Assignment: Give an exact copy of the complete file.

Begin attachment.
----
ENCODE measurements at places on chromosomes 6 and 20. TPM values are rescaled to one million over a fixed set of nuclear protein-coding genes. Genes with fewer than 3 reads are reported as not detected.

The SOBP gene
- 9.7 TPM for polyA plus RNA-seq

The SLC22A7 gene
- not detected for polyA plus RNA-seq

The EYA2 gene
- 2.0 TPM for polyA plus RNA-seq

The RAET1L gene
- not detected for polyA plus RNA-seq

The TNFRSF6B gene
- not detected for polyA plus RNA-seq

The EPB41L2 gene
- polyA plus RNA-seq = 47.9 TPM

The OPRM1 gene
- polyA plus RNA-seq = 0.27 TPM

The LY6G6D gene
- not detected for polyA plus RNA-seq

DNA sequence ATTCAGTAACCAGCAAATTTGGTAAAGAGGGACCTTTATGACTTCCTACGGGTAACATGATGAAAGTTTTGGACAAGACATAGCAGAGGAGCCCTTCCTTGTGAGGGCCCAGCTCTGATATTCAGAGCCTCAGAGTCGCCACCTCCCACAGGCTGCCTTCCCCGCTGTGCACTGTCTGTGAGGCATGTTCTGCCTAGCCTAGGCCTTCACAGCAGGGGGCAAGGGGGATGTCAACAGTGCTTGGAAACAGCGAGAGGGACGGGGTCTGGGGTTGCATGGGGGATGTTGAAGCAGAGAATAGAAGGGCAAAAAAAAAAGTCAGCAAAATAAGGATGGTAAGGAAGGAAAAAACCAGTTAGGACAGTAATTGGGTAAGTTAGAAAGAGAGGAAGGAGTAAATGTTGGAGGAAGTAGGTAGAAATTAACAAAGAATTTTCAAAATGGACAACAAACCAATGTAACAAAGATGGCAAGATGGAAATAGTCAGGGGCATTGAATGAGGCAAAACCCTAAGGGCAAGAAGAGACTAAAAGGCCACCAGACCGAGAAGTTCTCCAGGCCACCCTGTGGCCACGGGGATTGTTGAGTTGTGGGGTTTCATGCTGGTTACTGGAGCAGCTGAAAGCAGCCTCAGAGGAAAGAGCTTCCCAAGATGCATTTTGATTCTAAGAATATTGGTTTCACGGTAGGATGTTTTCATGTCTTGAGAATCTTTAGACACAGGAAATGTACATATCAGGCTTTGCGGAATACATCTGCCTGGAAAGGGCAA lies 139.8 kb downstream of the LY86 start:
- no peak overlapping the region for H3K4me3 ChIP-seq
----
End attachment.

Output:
ENCODE measurements at places on chromosomes 6 and 20. TPM values are rescaled to one million over a fixed set of nuclear protein-coding genes. Genes with fewer than 3 reads are reported as not detected.

The SOBP gene
- 9.7 TPM for polyA plus RNA-seq

The SLC22A7 gene
- not detected for polyA plus RNA-seq

The EYA2 gene
- 2.0 TPM for polyA plus RNA-seq

The RAET1L gene
- not detected for polyA plus RNA-seq

The TNFRSF6B gene
- not detected for polyA plus RNA-seq

The EPB41L2 gene
- polyA plus RNA-seq = 47.9 TPM

The OPRM1 gene
- polyA plus RNA-seq = 0.27 TPM

The LY6G6D gene
- not detected for polyA plus RNA-seq

DNA sequence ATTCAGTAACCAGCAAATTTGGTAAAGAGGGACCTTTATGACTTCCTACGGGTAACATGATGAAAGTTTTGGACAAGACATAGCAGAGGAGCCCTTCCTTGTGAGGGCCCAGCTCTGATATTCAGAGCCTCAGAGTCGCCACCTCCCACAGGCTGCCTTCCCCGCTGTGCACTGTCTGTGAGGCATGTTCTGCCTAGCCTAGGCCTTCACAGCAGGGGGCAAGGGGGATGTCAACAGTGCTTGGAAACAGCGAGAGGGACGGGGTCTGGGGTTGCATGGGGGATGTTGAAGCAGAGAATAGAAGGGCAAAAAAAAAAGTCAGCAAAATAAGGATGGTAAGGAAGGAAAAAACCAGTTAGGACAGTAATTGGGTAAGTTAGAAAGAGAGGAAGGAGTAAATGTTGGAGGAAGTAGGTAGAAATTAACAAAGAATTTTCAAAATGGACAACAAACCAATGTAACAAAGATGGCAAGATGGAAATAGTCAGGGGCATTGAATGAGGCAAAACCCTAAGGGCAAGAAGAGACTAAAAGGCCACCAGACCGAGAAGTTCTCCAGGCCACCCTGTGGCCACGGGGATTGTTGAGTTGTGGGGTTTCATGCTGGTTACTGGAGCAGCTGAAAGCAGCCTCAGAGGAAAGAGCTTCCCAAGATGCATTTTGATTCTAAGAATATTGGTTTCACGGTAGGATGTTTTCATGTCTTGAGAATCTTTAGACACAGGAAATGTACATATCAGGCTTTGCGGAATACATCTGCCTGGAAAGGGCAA lies 139.8 kb downstream of the LY86 start:
- no peak overlapping the region for H3K4me3 ChIP-seq